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  • Stephen HRM

Devarim and the Torah as a call to action

Updated: Oct 1, 2023

In Deuteronomy 1:6, God says, "You have remained long enough on this mountain". Israel had received the Torah, and it was now time to move on.


In verse 8, God then tells them where they are to go, "See, I have given you this land. Go in and take possession of the land the Lord swore to give to your fathers - to Abraham, Isaac, and Jacob - and to their descendants after them".


It is evident here that not only did God give Israel the Torah to live godly, righteous lives but that the Torah was also a call to action. Put another way, the Torah was a project, the means through which we were to participate in the sanctification of the land with God.


We see this relationship with God play out at numerous times. In Deuteronomy 2:31-33 it says, “And the Lord said to me:’ See, I begin by placing Sihon and his land at your disposal. Begin the occupation; take possession of the land’. Sihon with all his men took the field against us at Jahaz, and the Lord our God delivered him to us, and we defeated him and his sons and all his men”.


Whilst God delivered Sihon to Israel, Israel was still required to take up their swords and possess the land. The defeat of Sihon therefore required two actions, one by Israel, the earthly mundane action, and the religious action by God. Sihon was not defeated by one of these actions, but by both working together – God delivered Sihon, and Israel defeated them.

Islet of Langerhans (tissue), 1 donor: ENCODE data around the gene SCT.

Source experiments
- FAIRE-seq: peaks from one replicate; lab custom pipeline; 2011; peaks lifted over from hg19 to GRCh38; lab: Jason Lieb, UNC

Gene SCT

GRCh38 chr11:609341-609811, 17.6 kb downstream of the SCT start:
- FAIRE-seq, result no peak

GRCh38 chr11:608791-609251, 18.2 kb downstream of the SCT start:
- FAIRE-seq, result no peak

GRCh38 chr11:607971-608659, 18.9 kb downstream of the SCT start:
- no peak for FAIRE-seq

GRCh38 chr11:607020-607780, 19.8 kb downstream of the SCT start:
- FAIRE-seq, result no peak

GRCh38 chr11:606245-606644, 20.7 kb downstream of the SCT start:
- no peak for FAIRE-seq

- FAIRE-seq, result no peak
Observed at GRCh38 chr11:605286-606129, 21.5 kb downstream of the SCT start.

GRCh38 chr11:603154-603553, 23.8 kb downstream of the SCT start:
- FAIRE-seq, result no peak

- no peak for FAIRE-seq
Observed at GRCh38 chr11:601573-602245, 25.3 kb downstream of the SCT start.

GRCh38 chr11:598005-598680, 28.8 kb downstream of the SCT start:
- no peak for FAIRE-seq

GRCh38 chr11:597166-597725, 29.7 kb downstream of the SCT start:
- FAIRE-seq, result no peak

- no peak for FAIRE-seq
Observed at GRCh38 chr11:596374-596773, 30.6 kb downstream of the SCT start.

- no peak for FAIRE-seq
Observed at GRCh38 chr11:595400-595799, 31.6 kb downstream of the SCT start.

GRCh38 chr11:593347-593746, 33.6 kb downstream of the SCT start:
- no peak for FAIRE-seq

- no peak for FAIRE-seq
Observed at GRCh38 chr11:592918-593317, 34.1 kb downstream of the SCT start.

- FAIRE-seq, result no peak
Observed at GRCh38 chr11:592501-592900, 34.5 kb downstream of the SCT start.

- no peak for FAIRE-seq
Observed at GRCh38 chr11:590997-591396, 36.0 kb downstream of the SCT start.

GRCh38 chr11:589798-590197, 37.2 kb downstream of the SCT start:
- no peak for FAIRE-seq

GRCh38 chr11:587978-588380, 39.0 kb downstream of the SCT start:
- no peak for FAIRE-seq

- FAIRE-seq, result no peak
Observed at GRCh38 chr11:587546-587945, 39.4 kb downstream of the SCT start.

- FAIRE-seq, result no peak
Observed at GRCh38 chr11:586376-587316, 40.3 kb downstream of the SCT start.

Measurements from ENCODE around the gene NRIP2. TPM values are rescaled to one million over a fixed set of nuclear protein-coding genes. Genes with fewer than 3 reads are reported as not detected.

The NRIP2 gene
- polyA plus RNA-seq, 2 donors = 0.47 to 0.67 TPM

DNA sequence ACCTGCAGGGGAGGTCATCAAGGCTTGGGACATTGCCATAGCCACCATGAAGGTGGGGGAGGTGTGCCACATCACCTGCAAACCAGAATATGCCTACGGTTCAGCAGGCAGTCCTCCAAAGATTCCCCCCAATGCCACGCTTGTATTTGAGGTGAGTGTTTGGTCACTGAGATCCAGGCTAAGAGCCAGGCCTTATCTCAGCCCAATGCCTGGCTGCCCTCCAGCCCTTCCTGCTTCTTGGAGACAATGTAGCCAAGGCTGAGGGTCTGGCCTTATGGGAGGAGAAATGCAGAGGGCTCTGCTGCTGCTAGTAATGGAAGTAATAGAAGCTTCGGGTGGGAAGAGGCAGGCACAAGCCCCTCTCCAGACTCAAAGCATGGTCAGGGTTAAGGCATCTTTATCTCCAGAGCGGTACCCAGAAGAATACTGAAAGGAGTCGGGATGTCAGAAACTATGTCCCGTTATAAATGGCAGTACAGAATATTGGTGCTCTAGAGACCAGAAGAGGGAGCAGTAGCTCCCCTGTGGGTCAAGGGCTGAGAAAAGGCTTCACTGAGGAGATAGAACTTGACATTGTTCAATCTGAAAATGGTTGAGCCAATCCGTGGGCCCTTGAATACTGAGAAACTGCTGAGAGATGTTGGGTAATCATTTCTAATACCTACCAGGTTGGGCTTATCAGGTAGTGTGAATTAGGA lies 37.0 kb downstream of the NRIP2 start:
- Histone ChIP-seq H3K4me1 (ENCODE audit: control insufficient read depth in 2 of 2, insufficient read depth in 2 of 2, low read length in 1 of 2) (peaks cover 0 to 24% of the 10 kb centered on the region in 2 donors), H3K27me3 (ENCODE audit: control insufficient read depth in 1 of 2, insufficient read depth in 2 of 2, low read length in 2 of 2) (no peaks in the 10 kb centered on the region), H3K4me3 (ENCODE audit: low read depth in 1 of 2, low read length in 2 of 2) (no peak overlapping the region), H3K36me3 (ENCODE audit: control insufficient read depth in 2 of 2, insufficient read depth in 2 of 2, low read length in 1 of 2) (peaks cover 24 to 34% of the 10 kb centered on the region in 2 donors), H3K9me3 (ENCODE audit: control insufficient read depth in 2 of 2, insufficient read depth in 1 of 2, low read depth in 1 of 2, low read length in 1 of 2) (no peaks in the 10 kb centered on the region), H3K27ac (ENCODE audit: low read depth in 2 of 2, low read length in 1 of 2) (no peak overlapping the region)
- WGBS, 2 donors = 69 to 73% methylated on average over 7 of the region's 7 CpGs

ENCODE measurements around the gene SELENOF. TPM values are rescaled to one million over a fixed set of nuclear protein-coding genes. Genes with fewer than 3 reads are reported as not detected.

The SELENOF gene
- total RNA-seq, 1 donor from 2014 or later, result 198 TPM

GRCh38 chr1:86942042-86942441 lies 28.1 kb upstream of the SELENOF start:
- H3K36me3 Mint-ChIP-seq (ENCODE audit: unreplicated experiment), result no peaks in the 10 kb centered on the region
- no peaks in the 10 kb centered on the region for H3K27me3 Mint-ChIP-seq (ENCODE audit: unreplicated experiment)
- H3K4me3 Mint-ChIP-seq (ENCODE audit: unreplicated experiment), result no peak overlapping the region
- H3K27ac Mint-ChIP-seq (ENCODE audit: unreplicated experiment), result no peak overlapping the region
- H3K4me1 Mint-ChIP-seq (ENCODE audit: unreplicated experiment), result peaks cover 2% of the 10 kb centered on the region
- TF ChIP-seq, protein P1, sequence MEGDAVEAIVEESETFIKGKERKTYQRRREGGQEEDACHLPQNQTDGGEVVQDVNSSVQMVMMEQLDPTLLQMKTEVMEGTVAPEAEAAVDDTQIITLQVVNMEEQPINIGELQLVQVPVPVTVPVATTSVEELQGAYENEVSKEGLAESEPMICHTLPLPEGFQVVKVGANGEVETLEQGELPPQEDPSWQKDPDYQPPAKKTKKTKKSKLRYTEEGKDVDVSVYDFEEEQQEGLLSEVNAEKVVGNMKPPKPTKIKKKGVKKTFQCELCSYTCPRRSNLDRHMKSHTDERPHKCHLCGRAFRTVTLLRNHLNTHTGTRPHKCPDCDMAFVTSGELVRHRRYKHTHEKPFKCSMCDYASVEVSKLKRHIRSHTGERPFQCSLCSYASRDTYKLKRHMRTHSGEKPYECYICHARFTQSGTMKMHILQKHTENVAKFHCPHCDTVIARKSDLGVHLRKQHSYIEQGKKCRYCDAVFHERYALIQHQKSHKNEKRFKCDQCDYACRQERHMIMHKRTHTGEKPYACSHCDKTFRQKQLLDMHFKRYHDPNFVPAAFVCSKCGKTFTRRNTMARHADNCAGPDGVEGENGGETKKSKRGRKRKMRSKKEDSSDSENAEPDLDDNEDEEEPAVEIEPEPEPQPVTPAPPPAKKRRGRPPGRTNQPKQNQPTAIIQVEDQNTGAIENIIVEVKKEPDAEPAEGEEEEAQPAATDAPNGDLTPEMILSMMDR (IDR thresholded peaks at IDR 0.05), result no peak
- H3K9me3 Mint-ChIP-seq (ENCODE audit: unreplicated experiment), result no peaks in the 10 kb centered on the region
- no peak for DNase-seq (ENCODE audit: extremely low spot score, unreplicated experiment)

It is important to note though, that while Israel was to commit to a course of action and prepare herself for it, her action was ultimately a moral one. Faith and observance of God’s Torah were the necessary conditions for God to work through Israel. This was the ultimate theme of Moses speech to Israel just before they set about taking the Holy Land. Israel was not to simply sit and wait for God to miraculously deliver the land to them, they were to commit themselves in faith to God’s plan, and through action, experience God’s work through them.


This sense of experiencing God was central to Moses’ teaching. Moses taught that our faith was not to come from our ability to intellectually “know God”. Rather, faith in God was to be premised on our experience of His involvement in our lives and in history. In Deuteronomy 4:9, Moses says, “But take utmost care and watch yourselves scrupulously, so that you do not forget the things that you saw with your own eyes and so that they do not fade from your mind as long as you live. And make them known to your children and to your children's children”. Here, Moses is telling Israel to have faith, not via some intellectual acrobatic means, but to have faith based on the experience of what God has done. Further, Moses was telling Israel that their participation in the coming work was not an individual affair, and that Israel was to teach their children and their children’s children the Torah because the Torah was intended for a community and a nation of believers working towards a common goal.


As if to really drive home the point, Moses then, in verse 11, reminded Israel of their awesome meeting with God at Horeb, where the experience of God was such that Israel would never forget the experience of fearing God. In Exodus, this theme was also taught. There, it was taught that “God has come…in order that the fear of Him may be ever with you, so that you do not go astray” (Exodus 20:17).


Many within the Church have struggled with the idea that man was created to participate as a co-creator with God. There are legitimate concerns with the Christian doctrine of co-creationism. I won’t recount the debate here, but I believe part of the issue is more semantic than anything else. Despite this debate, the sanctification of the land, which is ultimately a moral struggle, is how we work with God in advancing his plan, notwithstanding we do not create the same way God does. That God would make space in his plan for us to experience Him in action is one of His greatest gifts to us.




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